Although the difference between the Sun’s radiative forcing on the present climate compared to a pre-industrial baseline is small, seemingly small variations in solar irradiance represent large impacts on the total energy input to the Earth. Total Solar Irradiance (TSI) measurements provide the only quantitative record that reliably substitute the physical models used for estimating historical solar irradiances, which are essential for a definitive understanding of the historical record of climate change. Establishing the baseline provides the foundation for evaluating all other forcings of climate change, particularly those caused by human activities. All such forcings act to change the climate by perturbing the planetary radiation balance.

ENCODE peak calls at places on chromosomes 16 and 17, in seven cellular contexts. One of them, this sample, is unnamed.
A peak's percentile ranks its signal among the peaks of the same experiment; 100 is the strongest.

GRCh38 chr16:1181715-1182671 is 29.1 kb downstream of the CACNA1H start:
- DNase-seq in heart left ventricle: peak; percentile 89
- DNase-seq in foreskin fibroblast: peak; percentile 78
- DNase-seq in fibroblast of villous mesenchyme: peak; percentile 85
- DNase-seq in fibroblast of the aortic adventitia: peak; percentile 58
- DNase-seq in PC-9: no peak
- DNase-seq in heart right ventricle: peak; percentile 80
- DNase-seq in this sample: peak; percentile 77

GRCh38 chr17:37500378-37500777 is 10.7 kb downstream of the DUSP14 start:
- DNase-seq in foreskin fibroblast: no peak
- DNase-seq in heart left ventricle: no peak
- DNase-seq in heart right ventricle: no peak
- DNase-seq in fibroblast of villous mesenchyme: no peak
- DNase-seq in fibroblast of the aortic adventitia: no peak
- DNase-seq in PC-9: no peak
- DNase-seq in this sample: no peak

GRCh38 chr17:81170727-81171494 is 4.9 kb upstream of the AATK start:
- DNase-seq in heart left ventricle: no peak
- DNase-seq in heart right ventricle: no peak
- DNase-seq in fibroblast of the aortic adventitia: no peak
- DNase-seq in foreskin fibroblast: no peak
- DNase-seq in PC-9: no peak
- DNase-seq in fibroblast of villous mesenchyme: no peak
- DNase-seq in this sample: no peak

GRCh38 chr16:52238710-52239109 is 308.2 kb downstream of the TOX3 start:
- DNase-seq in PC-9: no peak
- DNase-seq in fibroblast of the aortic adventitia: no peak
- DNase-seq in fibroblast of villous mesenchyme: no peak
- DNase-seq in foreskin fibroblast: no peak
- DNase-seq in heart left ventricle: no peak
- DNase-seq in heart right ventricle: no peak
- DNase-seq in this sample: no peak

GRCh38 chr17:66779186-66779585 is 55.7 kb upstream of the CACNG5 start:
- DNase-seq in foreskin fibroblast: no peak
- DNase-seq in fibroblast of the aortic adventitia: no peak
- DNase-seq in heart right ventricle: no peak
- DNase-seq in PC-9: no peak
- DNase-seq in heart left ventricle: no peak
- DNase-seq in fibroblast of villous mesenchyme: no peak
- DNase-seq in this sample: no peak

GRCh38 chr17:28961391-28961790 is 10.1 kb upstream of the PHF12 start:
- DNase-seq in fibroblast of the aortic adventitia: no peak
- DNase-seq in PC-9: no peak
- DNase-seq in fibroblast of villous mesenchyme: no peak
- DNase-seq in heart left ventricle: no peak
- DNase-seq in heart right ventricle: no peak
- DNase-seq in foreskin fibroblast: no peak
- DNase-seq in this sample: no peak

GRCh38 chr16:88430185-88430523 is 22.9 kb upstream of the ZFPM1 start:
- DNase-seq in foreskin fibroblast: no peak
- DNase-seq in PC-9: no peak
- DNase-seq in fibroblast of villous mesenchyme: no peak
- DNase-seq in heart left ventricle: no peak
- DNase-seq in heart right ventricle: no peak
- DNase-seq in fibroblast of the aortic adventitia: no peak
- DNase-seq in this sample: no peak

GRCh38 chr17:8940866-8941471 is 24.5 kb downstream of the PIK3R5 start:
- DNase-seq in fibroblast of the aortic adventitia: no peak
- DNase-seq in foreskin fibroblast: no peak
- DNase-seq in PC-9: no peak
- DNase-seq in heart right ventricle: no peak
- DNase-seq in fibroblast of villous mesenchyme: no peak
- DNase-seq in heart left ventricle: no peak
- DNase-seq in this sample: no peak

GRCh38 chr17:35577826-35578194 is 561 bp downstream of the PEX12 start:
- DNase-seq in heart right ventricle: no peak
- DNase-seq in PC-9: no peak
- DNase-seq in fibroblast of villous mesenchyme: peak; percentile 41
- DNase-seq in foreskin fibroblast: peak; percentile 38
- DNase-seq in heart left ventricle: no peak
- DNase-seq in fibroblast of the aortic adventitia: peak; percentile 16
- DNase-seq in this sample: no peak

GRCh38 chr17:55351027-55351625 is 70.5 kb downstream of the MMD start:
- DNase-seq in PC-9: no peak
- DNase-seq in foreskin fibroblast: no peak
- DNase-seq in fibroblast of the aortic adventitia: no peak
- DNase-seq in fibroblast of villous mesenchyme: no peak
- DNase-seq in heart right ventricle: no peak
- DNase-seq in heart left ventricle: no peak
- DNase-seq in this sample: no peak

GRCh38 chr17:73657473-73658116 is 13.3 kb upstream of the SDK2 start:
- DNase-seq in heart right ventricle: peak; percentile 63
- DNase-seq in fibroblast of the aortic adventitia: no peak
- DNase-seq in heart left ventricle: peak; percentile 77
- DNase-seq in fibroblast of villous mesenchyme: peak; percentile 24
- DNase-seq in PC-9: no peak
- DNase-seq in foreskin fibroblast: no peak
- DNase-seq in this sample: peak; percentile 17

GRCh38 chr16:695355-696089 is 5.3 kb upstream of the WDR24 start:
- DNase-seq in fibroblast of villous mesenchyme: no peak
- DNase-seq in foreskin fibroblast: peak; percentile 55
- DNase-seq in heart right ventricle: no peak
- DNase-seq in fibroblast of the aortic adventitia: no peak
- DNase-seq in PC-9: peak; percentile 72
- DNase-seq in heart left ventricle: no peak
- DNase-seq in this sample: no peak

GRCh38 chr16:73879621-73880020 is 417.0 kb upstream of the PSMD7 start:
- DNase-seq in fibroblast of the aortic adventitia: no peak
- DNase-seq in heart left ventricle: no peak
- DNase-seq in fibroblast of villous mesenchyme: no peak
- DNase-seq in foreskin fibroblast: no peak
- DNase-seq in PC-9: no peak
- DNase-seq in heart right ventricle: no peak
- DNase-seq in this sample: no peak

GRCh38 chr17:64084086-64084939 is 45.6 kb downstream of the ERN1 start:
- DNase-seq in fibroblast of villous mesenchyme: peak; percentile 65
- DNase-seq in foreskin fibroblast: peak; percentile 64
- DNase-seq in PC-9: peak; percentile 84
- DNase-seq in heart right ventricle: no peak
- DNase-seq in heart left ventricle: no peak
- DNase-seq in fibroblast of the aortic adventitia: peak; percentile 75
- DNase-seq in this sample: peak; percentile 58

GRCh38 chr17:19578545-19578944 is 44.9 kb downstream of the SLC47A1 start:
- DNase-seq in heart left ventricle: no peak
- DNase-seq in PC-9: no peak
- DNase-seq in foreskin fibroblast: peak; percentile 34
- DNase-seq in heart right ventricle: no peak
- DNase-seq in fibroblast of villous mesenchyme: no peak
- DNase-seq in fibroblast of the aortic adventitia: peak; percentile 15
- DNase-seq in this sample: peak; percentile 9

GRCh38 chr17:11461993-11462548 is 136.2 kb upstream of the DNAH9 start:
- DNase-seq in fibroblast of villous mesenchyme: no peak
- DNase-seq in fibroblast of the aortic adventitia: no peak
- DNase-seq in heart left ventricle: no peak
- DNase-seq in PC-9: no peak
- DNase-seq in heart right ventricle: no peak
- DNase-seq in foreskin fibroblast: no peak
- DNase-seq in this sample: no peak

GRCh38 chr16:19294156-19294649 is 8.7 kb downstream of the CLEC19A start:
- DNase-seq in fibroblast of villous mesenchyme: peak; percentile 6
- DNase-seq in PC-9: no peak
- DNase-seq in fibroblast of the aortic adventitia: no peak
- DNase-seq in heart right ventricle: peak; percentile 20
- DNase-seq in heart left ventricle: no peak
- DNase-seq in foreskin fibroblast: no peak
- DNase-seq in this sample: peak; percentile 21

A reliable, continuous record of solar irradiance is essential for climate change understanding and attribution. NASA identified solar irradiance as one of 23 crucial measurements by the NASA EOS program and it is a designated Climate Data Record measured by TSIS. The Global Observing System for Climate GCOS, (a joint undertaking of the World Meteorological Organization, the Intergovernmental Oceanographic Commission of the United Nations Educational Scientific and Cultural Organization, the United Nations Environment Programme, and the International Council for Science) has designated solar irradiance (including both total and spectral) as one of 27 Global Essential Climate Variables and recommends its continuity in the Implementation Plan for the Global Observing System for Climate.